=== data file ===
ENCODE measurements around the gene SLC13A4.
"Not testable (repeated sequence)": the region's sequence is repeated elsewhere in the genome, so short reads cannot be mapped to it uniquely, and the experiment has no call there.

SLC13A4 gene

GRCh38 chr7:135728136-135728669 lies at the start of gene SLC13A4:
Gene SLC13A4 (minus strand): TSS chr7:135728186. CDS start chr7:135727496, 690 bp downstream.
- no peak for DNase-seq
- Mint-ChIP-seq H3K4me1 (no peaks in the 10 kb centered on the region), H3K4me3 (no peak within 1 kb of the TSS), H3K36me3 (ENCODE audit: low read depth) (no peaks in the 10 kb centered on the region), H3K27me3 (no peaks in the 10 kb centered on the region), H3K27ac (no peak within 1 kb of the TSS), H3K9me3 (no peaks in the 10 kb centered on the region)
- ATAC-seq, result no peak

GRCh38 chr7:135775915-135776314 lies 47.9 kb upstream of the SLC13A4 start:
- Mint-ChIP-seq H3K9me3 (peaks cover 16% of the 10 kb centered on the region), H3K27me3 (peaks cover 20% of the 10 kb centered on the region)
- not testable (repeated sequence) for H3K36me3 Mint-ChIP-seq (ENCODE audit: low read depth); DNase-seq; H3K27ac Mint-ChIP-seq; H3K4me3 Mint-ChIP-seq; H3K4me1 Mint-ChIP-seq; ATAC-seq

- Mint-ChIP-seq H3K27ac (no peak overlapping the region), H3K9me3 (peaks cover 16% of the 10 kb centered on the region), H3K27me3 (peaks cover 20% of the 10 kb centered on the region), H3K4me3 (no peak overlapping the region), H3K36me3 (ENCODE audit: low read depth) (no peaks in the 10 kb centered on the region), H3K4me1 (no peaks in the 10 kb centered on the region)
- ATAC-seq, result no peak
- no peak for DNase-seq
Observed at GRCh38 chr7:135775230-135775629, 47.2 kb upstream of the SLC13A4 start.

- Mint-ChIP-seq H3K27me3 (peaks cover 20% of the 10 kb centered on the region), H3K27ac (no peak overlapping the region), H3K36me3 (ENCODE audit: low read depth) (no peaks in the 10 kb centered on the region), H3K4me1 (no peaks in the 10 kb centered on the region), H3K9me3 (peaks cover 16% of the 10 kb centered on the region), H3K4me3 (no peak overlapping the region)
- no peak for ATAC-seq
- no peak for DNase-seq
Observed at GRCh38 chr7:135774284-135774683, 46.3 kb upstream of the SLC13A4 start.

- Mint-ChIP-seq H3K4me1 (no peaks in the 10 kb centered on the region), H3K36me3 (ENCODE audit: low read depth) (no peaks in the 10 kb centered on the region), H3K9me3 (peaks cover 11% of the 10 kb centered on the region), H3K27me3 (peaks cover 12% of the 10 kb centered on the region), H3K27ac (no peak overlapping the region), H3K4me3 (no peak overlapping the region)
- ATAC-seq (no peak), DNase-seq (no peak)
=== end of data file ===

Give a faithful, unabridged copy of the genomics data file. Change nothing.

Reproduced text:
ENCODE measurements around the gene SLC13A4.
"Not testable (repeated sequence)": the region's sequence is repeated elsewhere in the genome, so short reads cannot be mapped to it uniquely, and the experiment has no call there.

SLC13A4 gene

GRCh38 chr7:135728136-135728669 lies at the start of gene SLC13A4:
Gene SLC13A4 (minus strand): TSS chr7:135728186. CDS start chr7:135727496, 690 bp downstream.
- no peak for DNase-seq
- Mint-ChIP-seq H3K4me1 (no peaks in the 10 kb centered on the region), H3K4me3 (no peak within 1 kb of the TSS), H3K36me3 (ENCODE audit: low read depth) (no peaks in the 10 kb centered on the region), H3K27me3 (no peaks in the 10 kb centered on the region), H3K27ac (no peak within 1 kb of the TSS), H3K9me3 (no peaks in the 10 kb centered on the region)
- ATAC-seq, result no peak

GRCh38 chr7:135775915-135776314 lies 47.9 kb upstream of the SLC13A4 start:
- Mint-ChIP-seq H3K9me3 (peaks cover 16% of the 10 kb centered on the region), H3K27me3 (peaks cover 20% of the 10 kb centered on the region)
- not testable (repeated sequence) for H3K36me3 Mint-ChIP-seq (ENCODE audit: low read depth); DNase-seq; H3K27ac Mint-ChIP-seq; H3K4me3 Mint-ChIP-seq; H3K4me1 Mint-ChIP-seq; ATAC-seq

- Mint-ChIP-seq H3K27ac (no peak overlapping the region), H3K9me3 (peaks cover 16% of the 10 kb centered on the region), H3K27me3 (peaks cover 20% of the 10 kb centered on the region), H3K4me3 (no peak overlapping the region), H3K36me3 (ENCODE audit: low read depth) (no peaks in the 10 kb centered on the region), H3K4me1 (no peaks in the 10 kb centered on the region)
- ATAC-seq, result no peak
- no peak for DNase-seq
Observed at GRCh38 chr7:135775230-135775629, 47.2 kb upstream of the SLC13A4 start.

- Mint-ChIP-seq H3K27me3 (peaks cover 20% of the 10 kb centered on the region), H3K27ac (no peak overlapping the region), H3K36me3 (ENCODE audit: low read depth) (no peaks in the 10 kb centered on the region), H3K4me1 (no peaks in the 10 kb centered on the region), H3K9me3 (peaks cover 16% of the 10 kb centered on the region), H3K4me3 (no peak overlapping the region)
- no peak for ATAC-seq
- no peak for DNase-seq
Observed at GRCh38 chr7:135774284-135774683, 46.3 kb upstream of the SLC13A4 start.

- Mint-ChIP-seq H3K4me1 (no peaks in the 10 kb centered on the region), H3K36me3 (ENCODE audit: low read depth) (no peaks in the 10 kb centered on the region), H3K9me3 (peaks cover 11% of the 10 kb centered on the region), H3K27me3 (peaks cover 12% of the 10 kb centered on the region), H3K27ac (no peak overlapping the region), H3K4me3 (no peak overlapping the region)
- ATAC-seq (no peak), DNase-seq (no peak)